Although the copyright statutes do not contain a definition for “willfully,” the term has been given meaning in a number of past court decisions on copyright and other law. At the passage of the latest amendment to the criminal provision, Senator Orrin Hatch, the Chairman of the Senate Committee on the Judiciary, discussed the importance of the willfulness requirement:

    I place great store by the “willfulness” requirement in the bill. Although there is on-going debate about what precisely is the “willfulness” standard in the Copyright Act – as the House Report records – I submit that in the LaMacchia context “willful” ought to mean the intent to violate a known legal duty. The Supreme Court has given the term “willful” that construction in numerous cases in the past 25 years . . . As Chairman of the Judiciary Committee, that is the interpretation that I give to this term. Otherwise, I would have objected and not allowed this bill to pass by unanimous consent. Under this standard, then, an educator who in good faith believes that he or she is engaging in a fair use of copyrighted material could not be prosecuted under the bill. . . .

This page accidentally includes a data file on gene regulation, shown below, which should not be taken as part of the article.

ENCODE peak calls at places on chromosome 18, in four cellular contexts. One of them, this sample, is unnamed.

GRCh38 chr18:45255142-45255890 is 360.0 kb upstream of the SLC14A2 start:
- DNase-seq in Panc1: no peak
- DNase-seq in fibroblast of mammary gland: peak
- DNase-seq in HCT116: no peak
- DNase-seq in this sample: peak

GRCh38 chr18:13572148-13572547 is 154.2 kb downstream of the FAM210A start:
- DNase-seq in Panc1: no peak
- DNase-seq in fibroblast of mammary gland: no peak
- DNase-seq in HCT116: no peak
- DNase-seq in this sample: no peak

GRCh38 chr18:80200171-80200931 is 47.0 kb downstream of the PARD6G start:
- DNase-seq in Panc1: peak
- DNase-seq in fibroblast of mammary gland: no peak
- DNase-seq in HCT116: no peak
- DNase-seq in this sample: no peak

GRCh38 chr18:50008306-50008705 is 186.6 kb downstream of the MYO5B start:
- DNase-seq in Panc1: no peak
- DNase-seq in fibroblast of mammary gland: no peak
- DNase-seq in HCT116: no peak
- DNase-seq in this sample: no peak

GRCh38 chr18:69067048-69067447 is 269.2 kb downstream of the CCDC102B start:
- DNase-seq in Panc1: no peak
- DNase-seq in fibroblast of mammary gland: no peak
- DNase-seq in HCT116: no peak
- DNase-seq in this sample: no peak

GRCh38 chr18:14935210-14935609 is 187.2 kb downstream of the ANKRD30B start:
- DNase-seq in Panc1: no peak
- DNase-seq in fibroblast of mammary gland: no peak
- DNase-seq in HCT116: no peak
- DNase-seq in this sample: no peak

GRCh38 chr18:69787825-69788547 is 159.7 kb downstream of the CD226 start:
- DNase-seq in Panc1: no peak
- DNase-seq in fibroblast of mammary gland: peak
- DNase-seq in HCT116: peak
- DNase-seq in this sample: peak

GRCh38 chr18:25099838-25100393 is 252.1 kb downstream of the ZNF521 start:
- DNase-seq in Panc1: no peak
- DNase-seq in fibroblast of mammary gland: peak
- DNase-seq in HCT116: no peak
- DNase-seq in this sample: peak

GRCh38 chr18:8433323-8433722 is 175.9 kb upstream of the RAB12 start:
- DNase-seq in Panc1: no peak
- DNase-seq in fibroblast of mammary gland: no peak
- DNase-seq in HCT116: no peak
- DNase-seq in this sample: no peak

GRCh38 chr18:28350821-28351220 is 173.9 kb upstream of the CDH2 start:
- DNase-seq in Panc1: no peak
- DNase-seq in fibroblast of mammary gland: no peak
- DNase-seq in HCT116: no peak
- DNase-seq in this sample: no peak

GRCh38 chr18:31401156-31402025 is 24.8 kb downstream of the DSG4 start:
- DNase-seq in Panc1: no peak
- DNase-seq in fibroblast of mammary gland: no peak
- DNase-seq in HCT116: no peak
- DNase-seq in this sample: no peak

Finally, Mr. President, I would like to point out two areas that are susceptible to interpretation mischief.

    First, the bill amends the term “financial gain” as used in the Copyright Act to include “receipt, or expectation of receipt, of anything of value, including receipt of other copyrighted works.” The intent of the change is to hold criminally liable those who do not receive or expect to receive money but who receive tangible value. It would be contrary to the intent of the provision, according to my understanding, if “anything of value” would be so broadly read as to include enhancement of reputation or value remote from the criminal act, such as a job promotion. {FN87: 143 Cong. Rec. S12689-S12690}

Copyright © 2002, Lee A. Hollaar. See information regarding permitted usage.